Indian Classical Music has been studied, practiced, and perfected over 5000 years. The most fundamental aspect of Indian Classical Music lies in the creative development of the movements of the raga without adherence to pre-composed notations. In the traditional guru-sishya parampara, the exposition of various ragas have traditionally been passed on by the teacher (guru) to the student (shishya) through oral training. A big question that looms over the current and next generation is – how long will the guru-shishya parampara survive?
Pt. Ajoy Chakraborty, one of the living legends, believes that a renaissance of Indian Classical Music is needed for the next generation. And he believes that this is possible through a more objective and articulate understanding of the deep structure of ragas – one that stimulates the intellect and sparks the spirit of creativity among youth. And to prove his point he is producing hundreds of wonderfully talented young vocalists from his school Shrutinandan, where school children are nurtured on weekends from a very tender age through his unique style of training. One of the finest examples of this success story is the eminently versatile Smt. Koushiki Chakraborty, one of the finest and most popular vocalists of the new generation.
“Unfortunately, there has been very little effort in the past to articulate and archive the deep structure of ragas based on intellectual understanding and scientific principles”, says Pt Ajoy Chakraborty, “if this is not done soon, this knowledge may be lost with the passing of the present generation of musicians. It is therefore with great pleasure that I received a communication from Professor Joy Sen, soliciting my participation in the Science and Heritage Initiative of IIT Kharagpur, one of the leading seats of education in the country. I am happy to help in translating the little that I know into a form that may ignite the spirit of understanding and creativity in the next generation.”
IIT Kharagpur has embraced this collaboration with great enthusiasm under the patronage of its Director, Prof P P Chakrabarti. A team of researchers cutting across departments has been formed to work with Pt-ji.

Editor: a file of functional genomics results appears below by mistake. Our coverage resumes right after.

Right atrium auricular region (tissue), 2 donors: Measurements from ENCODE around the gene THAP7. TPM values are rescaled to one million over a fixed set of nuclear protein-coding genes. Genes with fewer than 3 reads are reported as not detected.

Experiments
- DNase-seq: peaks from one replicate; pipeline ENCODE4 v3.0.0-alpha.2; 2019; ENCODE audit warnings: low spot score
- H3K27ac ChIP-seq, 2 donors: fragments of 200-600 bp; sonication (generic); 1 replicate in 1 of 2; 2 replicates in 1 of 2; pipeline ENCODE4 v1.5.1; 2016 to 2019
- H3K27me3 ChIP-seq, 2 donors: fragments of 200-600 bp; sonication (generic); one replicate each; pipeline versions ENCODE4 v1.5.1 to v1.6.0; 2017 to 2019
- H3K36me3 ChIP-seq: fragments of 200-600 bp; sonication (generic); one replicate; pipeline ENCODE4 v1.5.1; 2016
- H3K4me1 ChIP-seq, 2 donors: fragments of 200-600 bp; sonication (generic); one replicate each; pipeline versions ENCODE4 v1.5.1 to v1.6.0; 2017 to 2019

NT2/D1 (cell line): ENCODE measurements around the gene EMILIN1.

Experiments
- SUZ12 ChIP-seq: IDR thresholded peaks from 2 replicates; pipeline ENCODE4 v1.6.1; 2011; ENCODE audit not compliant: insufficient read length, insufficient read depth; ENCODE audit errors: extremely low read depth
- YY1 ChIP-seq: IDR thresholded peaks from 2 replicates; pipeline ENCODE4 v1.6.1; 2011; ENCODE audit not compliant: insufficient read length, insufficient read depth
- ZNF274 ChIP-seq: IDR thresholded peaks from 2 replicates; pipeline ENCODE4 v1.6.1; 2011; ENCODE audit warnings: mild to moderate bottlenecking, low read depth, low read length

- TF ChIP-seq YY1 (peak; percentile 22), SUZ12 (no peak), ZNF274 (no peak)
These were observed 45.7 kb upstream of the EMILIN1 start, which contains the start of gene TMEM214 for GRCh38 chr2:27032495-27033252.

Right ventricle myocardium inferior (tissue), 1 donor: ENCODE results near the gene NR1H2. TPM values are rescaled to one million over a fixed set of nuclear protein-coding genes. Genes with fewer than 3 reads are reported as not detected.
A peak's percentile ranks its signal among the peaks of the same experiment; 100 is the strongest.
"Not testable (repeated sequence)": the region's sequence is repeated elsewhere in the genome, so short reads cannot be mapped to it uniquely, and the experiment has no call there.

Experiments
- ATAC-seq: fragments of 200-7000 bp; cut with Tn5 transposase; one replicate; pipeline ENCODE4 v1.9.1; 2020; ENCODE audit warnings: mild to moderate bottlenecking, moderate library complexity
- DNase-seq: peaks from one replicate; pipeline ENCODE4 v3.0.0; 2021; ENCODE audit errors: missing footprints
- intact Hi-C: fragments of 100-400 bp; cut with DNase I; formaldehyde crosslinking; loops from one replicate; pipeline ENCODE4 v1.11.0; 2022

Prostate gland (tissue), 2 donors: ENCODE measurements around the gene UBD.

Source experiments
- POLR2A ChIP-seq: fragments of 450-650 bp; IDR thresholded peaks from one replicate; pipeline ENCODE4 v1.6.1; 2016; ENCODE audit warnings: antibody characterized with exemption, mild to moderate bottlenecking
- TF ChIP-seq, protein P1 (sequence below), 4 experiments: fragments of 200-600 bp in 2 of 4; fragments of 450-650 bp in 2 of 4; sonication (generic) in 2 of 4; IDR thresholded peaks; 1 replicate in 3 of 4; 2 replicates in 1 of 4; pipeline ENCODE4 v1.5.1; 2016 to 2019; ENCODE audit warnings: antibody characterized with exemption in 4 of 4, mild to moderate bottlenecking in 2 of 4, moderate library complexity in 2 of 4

“What separates Indian Classical Music from other forms of music in the world is the wonderful co-existence of the grammatical fabric of a raga and the artistic freedom of rendering the raga without a set notation”, says lead researcher, Pallab Dasgupta, Dean of Sponsored Research and Professor of Computer Science, “And this freedom is precisely what makes it difficult to objectively define the deep structure of a raga. Pt-ji is helping us to create wonderful multimedia content for our endeavor. We may also need to look at artificial intelligence techniques to understand the way to learn the deep structure.”
“A conscious understanding of the deep structure of a raga enables a musician to address its appropriate emotional content”, says lead researcher, Priyadarshi Patnaik, Professor of Humanities, “Documenting and archiving the finer nuances of the deep structure of ragas is essential for preservation of this unique heritage of India.”
“We are very excited about the collaboration with Pt Ajoy Chakraborty and the overarching objectives of the project”, said Prof Partha P Chakrabarti, Director, IIT Kharagpur, “While we have germinated this activity using our internal resources, we welcome external funding for this unique heritage initiative. We wish to set up a Center of Excellence on Classical and Folk Arts in the institute to carry out such types of research and outreach programs.”
While delivering an Institute Lecture titled, Indian Classical Music and World Peace, at IIT Kharagpur, Pt Ajoy Chakraborty explained how a renaissance of Indian Classical Music at the global stage could serve as a key enabler for cultural unification and world peace.
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